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J Hepatol. 2012 Jun;56(6):1283-92. doi: 10.1016/j.jhep.2012.01.019. Epub 2012 Feb 9.

Bacterial translocation and changes in the intestinal microbiome in mouse models of liver disease.

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  • 1J. Craig Venter Institute, Rockville, MD, USA.

Abstract

BACKGROUND & AIMS:

Intestinal dysbiosis and bacterial translocation are common in patients with advanced liver disease, and there is strong evidence that the translocation of bacteria and their products across the epithelial barrier drives experimental liver disease progression. The aims of our study were to investigate dynamics of bacterial translocation and changes in the enteric microbiome in early stages of liver disease.

METHODS:

Cholestatic liver injury was induced by ligation of the common bile duct (BDL) and toxic liver injury by injection of carbon tetrachloride (CCl(4)) in mice.

RESULTS:

Increased intestinal permeability and bacterial translocation occurred one day following liver injury in both disease models. This was accompanied by decreased intestinal expression of the tight junction protein occludin. Although BDL resulted in a rapid onset of intestinal bacterial overgrowth, bacterial overgrowth was observed in mice injected with CCl(4) only in advanced stages of liver fibrosis. To further assess the qualitative changes in the intestinal microbiome, massively parallel pyrosequencing of 16S rRNA genes revealed minor microbial changes following BDL, while CCl(4) administration resulted in a relative abundance of Firmicutes and Actinobacteria compared with oil-injected mice. Four different liver disease models (cholestasis, toxic, alcohol, obesity) show few similarities in their intestinal microbiome.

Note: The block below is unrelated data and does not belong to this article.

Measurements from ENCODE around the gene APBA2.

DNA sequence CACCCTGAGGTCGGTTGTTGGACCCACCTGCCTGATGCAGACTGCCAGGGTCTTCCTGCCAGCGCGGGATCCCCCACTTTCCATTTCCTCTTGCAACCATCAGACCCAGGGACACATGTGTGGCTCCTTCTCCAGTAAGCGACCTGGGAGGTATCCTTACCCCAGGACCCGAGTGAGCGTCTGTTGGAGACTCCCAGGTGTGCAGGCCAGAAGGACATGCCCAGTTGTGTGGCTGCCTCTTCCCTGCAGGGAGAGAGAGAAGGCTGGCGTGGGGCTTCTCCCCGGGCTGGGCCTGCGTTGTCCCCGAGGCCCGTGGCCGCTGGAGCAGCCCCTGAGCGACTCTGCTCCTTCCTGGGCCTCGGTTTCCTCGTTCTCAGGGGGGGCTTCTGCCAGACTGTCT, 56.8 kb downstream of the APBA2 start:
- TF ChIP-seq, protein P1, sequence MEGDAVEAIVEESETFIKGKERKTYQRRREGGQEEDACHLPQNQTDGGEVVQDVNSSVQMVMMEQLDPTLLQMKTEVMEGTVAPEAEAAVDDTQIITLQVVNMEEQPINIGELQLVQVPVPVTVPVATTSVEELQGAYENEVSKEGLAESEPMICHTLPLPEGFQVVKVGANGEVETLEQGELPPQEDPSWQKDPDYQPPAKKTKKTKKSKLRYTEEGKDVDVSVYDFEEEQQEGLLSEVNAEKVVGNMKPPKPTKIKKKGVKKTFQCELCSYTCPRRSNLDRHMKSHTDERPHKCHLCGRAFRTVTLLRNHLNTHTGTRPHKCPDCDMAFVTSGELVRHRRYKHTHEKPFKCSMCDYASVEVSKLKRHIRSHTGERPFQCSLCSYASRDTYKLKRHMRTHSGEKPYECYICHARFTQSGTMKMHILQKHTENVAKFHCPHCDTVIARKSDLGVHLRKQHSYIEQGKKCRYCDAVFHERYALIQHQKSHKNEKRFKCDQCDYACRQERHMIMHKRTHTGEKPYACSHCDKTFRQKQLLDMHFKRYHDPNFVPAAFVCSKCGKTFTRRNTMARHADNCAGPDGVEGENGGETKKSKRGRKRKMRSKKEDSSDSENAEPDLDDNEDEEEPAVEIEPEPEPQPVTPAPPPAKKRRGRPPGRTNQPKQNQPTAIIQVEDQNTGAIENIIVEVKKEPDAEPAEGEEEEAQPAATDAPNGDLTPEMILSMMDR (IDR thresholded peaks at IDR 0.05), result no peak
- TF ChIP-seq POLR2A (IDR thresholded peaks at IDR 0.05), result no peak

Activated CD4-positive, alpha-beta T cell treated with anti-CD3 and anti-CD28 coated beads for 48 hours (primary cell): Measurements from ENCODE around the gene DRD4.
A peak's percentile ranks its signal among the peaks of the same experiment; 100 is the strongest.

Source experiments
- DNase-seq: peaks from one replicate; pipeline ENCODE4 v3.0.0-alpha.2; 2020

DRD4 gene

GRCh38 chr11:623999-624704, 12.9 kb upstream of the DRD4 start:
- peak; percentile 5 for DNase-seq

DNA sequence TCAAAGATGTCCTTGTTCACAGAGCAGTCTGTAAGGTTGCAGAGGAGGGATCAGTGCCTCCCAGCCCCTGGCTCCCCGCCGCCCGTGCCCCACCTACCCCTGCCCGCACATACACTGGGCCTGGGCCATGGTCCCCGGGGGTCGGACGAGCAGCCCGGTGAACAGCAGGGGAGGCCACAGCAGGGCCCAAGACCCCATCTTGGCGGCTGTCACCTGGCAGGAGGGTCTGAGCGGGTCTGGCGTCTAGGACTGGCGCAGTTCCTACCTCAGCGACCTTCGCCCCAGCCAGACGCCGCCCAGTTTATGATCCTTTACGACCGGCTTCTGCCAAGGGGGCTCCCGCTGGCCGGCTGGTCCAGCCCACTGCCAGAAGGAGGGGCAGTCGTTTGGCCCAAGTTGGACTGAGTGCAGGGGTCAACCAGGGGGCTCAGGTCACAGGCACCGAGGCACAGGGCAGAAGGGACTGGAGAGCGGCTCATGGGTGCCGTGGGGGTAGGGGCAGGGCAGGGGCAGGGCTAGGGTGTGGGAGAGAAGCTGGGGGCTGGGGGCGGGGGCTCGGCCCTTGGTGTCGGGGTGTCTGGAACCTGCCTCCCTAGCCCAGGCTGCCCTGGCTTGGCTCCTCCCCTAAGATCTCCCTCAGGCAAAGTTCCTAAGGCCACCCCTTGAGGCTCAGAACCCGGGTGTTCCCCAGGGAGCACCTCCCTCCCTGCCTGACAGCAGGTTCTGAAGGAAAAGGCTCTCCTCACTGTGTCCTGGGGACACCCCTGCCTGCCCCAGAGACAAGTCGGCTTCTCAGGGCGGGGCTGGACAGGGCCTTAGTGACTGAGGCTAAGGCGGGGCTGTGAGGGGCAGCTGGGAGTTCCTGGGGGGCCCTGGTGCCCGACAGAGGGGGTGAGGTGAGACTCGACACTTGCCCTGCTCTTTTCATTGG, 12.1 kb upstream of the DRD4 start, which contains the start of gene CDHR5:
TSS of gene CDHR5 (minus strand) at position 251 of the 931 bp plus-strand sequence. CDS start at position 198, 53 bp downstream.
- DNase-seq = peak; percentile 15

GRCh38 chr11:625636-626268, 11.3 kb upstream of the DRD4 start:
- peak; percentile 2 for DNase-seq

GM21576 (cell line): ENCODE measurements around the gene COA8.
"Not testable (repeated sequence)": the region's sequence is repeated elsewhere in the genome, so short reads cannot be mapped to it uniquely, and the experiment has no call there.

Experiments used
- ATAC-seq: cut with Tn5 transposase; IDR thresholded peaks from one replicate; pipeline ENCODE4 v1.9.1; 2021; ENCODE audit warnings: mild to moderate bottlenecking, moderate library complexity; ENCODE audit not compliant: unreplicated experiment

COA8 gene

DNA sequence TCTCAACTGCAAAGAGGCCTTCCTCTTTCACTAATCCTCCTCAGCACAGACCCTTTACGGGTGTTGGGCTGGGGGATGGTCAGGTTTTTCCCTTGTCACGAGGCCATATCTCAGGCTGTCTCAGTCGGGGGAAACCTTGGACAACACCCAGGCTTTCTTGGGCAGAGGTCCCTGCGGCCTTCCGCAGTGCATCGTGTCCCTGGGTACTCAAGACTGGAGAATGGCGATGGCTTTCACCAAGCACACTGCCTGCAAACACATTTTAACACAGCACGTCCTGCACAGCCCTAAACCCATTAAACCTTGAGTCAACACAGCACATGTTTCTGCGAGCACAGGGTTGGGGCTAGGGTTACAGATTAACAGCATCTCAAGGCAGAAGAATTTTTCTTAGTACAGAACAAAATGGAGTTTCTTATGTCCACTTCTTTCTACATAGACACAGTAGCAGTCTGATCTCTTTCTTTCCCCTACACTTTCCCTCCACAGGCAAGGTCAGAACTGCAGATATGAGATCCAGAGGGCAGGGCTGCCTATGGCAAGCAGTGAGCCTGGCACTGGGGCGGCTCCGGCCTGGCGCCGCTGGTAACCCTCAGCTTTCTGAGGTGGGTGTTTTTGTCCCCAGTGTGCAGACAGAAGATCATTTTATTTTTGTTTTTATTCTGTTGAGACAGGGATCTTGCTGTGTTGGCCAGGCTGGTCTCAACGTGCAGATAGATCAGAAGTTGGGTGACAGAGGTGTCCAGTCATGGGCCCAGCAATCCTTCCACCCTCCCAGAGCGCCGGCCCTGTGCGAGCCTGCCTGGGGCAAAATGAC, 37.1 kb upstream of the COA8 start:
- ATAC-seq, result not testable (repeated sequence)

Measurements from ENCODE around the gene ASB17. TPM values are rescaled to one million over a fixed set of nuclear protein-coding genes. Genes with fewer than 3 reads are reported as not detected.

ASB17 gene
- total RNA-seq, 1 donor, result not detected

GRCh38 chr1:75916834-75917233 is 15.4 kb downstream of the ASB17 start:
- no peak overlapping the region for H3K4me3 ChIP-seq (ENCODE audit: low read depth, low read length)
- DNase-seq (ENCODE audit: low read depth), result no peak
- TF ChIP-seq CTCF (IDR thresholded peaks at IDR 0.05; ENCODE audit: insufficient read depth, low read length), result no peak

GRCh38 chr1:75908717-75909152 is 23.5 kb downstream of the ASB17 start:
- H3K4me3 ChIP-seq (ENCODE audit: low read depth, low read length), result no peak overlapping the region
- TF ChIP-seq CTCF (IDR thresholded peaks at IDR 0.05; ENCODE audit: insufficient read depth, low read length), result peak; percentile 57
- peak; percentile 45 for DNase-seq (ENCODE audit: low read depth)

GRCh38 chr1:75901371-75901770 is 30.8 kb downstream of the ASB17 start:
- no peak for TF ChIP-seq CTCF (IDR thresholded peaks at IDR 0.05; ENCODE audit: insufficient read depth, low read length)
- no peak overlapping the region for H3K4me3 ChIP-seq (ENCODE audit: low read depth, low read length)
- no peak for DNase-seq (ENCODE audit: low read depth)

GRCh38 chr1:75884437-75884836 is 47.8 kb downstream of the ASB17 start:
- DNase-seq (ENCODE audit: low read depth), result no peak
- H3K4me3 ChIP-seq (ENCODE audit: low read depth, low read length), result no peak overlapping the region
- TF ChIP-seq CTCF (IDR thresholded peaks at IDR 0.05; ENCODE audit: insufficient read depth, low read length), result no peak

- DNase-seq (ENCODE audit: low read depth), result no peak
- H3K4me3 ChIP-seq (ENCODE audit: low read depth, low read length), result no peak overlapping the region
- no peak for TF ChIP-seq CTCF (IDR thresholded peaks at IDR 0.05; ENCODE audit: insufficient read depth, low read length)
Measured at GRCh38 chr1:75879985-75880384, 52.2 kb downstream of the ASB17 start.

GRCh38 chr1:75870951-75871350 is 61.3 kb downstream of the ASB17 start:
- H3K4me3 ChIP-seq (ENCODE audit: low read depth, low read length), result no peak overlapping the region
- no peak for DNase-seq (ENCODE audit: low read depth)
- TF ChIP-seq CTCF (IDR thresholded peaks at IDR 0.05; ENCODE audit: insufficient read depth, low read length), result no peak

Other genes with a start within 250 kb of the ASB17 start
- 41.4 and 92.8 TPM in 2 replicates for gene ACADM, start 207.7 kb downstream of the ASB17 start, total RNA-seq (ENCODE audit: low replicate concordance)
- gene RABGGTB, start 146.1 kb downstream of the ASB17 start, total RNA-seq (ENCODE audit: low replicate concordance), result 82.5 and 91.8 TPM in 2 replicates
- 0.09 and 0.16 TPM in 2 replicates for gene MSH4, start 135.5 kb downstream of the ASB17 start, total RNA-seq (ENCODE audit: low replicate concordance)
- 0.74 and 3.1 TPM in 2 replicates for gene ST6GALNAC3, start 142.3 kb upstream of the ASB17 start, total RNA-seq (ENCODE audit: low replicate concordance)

CONCLUSIONS:

Acute liver injury is associated with an early onset of increased intestinal permeability and bacterial translocation that precede changes in the microbiome. The enteric microbiome differs with respect to the etiology of liver disease.

Copyright © 2012 European Association for the Study of the Liver. Published by Elsevier B.V. All rights reserved.

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PMID:
22326468
[PubMed - indexed for MEDLINE]
PMCID:
PMC3357486
Free PMC Article

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